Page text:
Pyramid Training by

Posted by Krissy Moore
When it comes to improving muscular strength, endurance and overall cardiovascular health, there are NUMEROUS styles of workouts that will get you where you want to be. One of the biggest problems people have though is that they plateau.

Variety is the spice of life!

Not only will adding variety to your workouts keep them fresh, exciting and interesting, but they can also completely change the way you look. As I documented in my lastpost, there are TONS of  workouts you can do using both equipment and no equipment that will keep things interesting and keep you seeing results. Another style of workout I use frequently in my boot camp classes are pyramid style workouts. In order to keep seeing results in your workout routine, you need to challenge both your mind and body. If you keep using the same set of dumbbells day in and day out, and same rep set, you will get bored and will stop seeing improvements.
Pyramid training is highly effective, challenging and can be tons of fun! You’re not focusing on completing an exercise in a certain amount of time, but rather completing a certain amount of reps and recording how long it takes you to complete the circuit. You will therefore have a new rep scheme with tons of different exercises to choose from. It will be challenging. Because of this rep scheme, by the end your maximizing the total volume of reps, sets and weight (if you are using additional weights). You are also moving from one exercise to the next quickly, with little to no rest in between, so there is no need to then do additional cardiovascular  exercise.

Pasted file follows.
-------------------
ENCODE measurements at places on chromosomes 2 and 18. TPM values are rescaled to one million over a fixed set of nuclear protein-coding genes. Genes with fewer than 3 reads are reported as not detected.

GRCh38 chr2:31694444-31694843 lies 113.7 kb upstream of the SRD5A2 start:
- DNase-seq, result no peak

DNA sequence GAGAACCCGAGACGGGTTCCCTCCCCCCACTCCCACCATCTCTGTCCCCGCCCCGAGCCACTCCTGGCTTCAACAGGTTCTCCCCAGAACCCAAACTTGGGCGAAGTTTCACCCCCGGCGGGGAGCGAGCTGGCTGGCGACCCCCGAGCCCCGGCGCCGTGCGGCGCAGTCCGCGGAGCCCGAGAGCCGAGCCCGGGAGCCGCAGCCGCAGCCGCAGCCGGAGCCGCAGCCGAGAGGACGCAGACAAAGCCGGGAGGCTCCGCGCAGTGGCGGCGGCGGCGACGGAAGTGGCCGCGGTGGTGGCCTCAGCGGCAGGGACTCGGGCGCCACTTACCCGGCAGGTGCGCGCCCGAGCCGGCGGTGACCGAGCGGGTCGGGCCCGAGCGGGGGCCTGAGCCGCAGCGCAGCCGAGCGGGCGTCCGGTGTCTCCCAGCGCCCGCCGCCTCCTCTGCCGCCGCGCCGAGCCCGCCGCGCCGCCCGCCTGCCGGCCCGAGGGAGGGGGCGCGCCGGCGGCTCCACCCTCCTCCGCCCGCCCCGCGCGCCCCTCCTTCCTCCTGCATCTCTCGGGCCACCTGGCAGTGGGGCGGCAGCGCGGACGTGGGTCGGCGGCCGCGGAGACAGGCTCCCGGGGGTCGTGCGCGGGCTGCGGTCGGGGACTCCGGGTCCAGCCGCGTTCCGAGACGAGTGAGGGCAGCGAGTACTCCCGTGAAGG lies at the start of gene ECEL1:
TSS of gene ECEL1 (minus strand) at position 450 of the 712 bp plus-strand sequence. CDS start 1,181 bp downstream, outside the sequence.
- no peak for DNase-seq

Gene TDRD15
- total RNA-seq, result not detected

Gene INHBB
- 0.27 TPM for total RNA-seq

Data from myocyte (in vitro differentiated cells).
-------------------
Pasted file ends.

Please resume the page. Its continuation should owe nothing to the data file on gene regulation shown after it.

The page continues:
Traditionally, when you hear of ‘pyramid training,’ you may think of how bodybuilders train. Taking a couple exercises, starting with a rep set and with each set decreasing the number of reps till you make it down to 1 rep, with the intention of fatiguing the muscle(s).  This type of training is also used in an upward or downward sequence in weight or reps. While I DO incorporate the heavy weights in pyramid training, bodyweight pyramid workouts are also just as effective. The KEY to bodyweight pyramid training is completing each exercise with SPOT ON FORM. DO NOT NEGLECT your form for the sake of reps or time. SLOW DOWN when you need to.  Once you have mastered your rep set of an exercise, then you can move on to the next. Second round same thing trying to keep your form just as perfect as that first repetition. Depending on the circuit, you may start off with 20 reps of an exercise, then 2nd round, 19 reps, 3rd round, 18 reps and so on. You can also decrease by 2 instead of 1. If you are a beginner, start with a lower set to begin with and work your way down to 5 reps.
Like I said, variety is the spice of life right? So if using JUST your bodyweight, challenge yourself and implement what is known as Progressive Bodyweight training into your pyramid circuits. With progressive bodyweight work, instead of ADDING weight (i.e. dumbbells, kettle bells, etc)., you are moving on to a more ADVANCED version of the exercise. For example, if you’re used to doing standard push ups and can bang out 20 reps with perfect form, no problem, then  progress to elevated push ups with your feet on a bench. Done this? Move your feet to an exercise ball. You can also widen out the hand placement to a weaker position and therefore making it more challenging. The choices are limitless. You will be challenging not only your body, but also your mind as well.